The NDSL is an inventory of substances that are not on the Domestic Substances List (DSL) but are accepted as being in use internationally. The NDSL is based on the United States Environmental Protection Agency (USEPA)’s Toxic Substances Control Act (TSCA) Chemical Substances Inventory. Substances that are not on the DSL but are listed on the NDSL are subject to the New Substances Notifications Regulations (Chemicals and Polymers) (the Regulations). However, substances on the NDSL are subject to fewer information requirements.
On September 23, 2017, the Government of Canada published a Notice of Intent to remove 83 substances from the Non-domestic Substances List (NDSL).
Under the New Substances Notification Regulations (Chemicals and Polymers) (the Regulations) and section 81 of the Canadian Environmental Protection Act, 1999, any “person” manufacturing or importing a new substance into Canada (notifier) must provide a New Substances Notification (NSN) package to the New Substances program. This NSN package must contain all information specified in the Regulations.
The notifier is responsible for complying with the Regulations, and must submit the appropriate NSN package corresponding to the manufactured or imported quantities of the substance triggering the requirement. Substances not on the DSL listed on the NDSL are subject to the Regulations. However, substances on the NDSL are subject to fewer information requirements.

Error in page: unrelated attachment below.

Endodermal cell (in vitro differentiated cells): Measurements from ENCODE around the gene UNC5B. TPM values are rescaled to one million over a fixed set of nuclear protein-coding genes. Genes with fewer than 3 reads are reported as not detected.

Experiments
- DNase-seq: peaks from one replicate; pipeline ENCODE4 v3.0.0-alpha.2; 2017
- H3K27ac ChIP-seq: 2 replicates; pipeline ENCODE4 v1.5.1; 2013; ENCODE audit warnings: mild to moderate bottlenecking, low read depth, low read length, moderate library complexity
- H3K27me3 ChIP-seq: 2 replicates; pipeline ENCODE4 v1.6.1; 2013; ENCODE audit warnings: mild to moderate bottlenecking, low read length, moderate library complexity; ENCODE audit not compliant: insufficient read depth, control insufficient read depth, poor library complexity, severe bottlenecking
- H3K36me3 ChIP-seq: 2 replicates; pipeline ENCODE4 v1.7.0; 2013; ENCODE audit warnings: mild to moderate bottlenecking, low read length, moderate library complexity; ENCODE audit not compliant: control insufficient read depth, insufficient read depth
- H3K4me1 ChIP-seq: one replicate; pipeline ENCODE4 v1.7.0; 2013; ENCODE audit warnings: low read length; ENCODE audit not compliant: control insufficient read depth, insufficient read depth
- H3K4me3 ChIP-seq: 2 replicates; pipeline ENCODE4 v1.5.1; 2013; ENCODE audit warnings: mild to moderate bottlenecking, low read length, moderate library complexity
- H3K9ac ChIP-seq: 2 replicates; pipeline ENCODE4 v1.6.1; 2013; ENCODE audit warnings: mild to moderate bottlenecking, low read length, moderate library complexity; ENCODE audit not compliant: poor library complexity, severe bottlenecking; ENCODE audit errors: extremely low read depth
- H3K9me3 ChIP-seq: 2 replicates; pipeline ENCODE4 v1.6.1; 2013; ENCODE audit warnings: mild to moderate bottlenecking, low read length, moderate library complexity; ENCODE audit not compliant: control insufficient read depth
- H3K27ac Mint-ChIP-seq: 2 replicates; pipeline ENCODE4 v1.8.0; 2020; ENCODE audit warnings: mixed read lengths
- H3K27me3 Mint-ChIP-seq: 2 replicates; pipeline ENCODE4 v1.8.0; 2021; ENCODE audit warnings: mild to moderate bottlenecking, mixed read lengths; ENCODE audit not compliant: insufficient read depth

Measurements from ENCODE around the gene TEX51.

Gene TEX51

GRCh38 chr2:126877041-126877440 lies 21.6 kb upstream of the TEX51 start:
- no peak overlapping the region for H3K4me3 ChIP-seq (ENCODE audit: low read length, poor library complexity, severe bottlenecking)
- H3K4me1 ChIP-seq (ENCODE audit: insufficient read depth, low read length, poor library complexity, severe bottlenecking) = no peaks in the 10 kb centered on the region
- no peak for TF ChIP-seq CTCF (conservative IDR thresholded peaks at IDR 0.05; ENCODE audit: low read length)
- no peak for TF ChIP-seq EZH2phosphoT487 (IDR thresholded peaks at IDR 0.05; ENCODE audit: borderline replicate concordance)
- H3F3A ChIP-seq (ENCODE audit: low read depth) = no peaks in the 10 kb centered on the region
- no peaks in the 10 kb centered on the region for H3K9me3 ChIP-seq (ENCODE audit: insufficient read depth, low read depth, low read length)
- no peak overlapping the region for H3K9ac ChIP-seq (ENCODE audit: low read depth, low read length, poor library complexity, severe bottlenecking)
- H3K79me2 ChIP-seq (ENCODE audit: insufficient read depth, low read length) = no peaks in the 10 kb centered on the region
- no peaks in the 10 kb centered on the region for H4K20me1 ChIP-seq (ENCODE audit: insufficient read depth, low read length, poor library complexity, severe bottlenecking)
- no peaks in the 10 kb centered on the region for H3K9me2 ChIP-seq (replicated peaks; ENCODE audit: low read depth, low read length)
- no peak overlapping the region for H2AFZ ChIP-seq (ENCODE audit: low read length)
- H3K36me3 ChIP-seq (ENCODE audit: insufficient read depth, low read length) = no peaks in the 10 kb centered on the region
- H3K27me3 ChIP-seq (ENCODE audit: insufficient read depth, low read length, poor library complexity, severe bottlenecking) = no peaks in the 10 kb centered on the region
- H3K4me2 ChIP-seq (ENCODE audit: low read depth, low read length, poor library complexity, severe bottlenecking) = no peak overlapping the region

The removal of these substances means that:
Environment and Climate Change Canada has initiated a review of substances on the NDSL to assess if human health or environmental concerns had been raised for these substances in Canada, the United States, or under the Stockholm Convention on Persistent Organic Pollutants or the Rotterdam Convention on the Prior Informed Consent Procedure for Certain Hazardous Chemicals and Pesticides in International Trade. Risk management controls imposed by other jurisdictions can signal potential concerns in Canada, and, as such, merit more stringent reporting requirements (i.e., the same requirements as new substances not listed on the NDSL). Moving forward, the Government of Canada will perform an annual review to identify substances that may potentially be of concern and to propose their removal from the NDSL.
knoell USA, LLC, can help you determine your company’s obligations under the Regulations. We can also provide your company with periodic updates and assist you in positioning your company to address future regulatory requirements. Critical Path Services can provide representatives of your company with a free consultation to discuss the major changes enacted by the new law and how these changes could affect your business.